I have issues with Made in Dagenham (Sony Classics, 11.19) and Barney’s Version (Sony Classics, 12.17), but let’s not go there now. The point is that Rosamund Pike easily gives the most arresting performance in both, and has earned full consideration for Best Supporting Actress honors as a result. Really. The evidence is abundant that 2010 is her breakout year.
Rosamund Pike in Made in Dagenham (l.) and Barney’s Version (r.).
Pike, whose performance as Dominic Cooper‘s slightly ditzy girlfriend in Lone Scherfig‘s An Education had an undercurrent of self-deprecating wit, plays elegant, well-educated wives of character and principle in these two films.
Her role as Miriam, the infinitely gracious and grounded spouse of Paul Giamatti‘s Uriah Heep in Barney’s Version, is the larger of the two, but you could still call it supporting. She’s so true-blue in the film, so regal and refined and dependably honest, that you almost don’t believe her…and yet you do. Because Pike has a straight-shooting, no-time-for-bullshit quality about her, and this makes Miriam into something a bit more, I’m guessing, than what was probably on the page. Or maybe it was on the page and Pike was just a perfect fit.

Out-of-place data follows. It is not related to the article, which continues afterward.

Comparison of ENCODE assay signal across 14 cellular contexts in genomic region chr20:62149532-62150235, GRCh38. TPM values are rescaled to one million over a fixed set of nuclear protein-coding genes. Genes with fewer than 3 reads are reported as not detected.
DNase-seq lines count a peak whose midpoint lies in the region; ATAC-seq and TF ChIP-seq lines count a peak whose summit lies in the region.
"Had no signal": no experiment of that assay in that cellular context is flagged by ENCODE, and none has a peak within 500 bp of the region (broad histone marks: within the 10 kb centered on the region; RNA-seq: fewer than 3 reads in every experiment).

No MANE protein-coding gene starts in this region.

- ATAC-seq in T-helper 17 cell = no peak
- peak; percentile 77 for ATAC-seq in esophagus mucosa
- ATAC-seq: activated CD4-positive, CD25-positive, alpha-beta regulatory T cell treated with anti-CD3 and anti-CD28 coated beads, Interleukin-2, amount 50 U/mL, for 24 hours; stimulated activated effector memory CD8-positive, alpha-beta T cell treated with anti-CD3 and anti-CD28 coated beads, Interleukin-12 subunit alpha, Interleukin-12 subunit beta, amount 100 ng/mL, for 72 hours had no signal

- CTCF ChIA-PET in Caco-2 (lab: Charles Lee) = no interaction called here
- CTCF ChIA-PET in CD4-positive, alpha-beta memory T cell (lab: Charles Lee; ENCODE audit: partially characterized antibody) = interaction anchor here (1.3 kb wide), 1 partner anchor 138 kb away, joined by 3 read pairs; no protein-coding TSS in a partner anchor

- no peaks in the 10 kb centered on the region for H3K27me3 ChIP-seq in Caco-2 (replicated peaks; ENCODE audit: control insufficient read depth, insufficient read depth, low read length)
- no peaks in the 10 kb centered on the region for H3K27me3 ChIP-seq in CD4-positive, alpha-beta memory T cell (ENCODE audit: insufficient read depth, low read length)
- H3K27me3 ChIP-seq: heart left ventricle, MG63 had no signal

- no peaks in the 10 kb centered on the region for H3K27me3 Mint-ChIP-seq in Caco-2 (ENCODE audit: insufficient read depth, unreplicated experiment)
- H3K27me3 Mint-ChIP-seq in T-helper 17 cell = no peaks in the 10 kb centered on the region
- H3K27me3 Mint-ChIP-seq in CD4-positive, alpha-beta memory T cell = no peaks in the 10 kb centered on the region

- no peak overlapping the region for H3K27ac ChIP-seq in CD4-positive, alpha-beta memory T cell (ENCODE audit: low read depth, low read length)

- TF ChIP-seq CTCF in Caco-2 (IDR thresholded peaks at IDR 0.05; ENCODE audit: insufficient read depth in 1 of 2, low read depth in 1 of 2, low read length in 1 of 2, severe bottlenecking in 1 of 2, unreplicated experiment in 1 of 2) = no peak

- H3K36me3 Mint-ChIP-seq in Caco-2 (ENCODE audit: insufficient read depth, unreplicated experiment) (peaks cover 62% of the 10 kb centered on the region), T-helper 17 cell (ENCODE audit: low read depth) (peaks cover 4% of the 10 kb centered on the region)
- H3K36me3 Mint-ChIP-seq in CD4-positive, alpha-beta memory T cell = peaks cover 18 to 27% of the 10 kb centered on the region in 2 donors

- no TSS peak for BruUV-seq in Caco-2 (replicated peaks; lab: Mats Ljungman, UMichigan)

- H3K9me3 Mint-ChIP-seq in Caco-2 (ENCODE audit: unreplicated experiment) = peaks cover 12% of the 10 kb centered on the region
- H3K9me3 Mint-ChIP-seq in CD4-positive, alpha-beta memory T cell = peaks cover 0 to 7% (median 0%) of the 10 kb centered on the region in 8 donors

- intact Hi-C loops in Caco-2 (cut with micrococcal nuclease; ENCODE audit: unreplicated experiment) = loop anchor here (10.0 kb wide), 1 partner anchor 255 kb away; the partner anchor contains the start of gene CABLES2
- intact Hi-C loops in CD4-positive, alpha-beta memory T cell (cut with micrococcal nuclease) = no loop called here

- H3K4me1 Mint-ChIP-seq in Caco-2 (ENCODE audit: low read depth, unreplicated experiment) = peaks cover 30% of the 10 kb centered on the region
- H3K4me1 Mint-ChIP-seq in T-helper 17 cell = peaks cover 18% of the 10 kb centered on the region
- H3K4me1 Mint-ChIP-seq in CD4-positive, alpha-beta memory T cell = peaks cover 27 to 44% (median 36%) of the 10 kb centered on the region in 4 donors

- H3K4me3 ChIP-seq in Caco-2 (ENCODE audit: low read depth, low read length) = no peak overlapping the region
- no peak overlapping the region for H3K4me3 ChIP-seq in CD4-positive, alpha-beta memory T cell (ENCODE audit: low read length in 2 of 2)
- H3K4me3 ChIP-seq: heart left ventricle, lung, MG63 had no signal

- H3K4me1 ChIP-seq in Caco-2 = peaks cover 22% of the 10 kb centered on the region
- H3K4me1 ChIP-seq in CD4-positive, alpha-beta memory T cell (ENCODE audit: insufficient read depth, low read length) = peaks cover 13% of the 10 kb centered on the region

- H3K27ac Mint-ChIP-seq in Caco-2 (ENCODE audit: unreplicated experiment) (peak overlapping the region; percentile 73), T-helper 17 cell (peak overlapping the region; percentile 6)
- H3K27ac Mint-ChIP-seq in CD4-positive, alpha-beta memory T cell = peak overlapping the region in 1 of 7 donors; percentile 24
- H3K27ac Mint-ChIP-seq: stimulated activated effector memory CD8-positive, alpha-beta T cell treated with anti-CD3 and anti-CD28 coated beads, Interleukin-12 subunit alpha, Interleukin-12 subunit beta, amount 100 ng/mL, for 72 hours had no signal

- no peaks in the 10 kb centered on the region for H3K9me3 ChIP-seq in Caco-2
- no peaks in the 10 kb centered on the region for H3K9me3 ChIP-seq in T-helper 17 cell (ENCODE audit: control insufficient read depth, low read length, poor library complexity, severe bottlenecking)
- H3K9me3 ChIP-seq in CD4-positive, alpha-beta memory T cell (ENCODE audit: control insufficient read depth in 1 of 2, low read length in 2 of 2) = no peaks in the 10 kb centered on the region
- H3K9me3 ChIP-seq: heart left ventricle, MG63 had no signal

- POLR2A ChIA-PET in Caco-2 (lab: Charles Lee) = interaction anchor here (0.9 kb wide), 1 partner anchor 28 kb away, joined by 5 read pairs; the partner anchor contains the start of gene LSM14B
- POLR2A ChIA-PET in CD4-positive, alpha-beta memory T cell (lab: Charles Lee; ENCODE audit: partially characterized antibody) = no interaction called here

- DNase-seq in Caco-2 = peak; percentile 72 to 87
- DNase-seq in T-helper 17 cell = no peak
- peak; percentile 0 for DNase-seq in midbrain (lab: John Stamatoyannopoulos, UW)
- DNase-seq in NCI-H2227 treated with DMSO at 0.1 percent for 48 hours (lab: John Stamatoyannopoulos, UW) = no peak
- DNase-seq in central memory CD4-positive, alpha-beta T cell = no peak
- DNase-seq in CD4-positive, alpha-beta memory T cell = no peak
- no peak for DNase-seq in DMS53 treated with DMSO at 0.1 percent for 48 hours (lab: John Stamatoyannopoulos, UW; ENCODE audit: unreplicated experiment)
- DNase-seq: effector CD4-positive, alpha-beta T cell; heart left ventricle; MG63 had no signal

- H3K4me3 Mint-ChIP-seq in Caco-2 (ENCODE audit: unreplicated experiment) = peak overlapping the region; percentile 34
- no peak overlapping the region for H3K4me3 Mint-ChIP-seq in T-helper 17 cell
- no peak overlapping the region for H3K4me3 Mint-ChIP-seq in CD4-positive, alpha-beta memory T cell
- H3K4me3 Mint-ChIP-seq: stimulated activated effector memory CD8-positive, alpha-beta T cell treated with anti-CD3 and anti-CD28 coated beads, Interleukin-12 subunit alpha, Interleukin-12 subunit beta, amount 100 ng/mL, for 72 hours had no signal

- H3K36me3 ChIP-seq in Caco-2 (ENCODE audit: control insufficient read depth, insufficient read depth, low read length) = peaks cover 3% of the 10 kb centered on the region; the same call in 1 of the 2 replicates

Pike’s role in Dagenham is that of a classy but under-appreciated wife of a Ford businessman (Rupert Graves). She only has one strong scene really — a special moment with Sally Hawkins‘ Rita O’Grady, the leader of an equal-pay-for-women strike, when she confesses what her somewhat stilted and smothered life has been like. But it’s the best scene in the film. At a recent Dagenham after-party I was asked, “So what did you think of Sally Hawkins’ performance?” It’s good and honorable, I replied, but the one who really touches bottom is Rosamund Pike.
The only problem from my perspective is that neither Made in Dagenham or Barney’s Version are strong enough to easily catapult Pike into the realm of “assured contender.” Some may feel differently and that’s fine, but neither film delivers on the level of An Education, say. They just don’t. People are going to have to sit down and see these films and realize on their own that Pike is the best thing about both, and then do and say something about that. You can lead horses to water, but you can’t make them drink.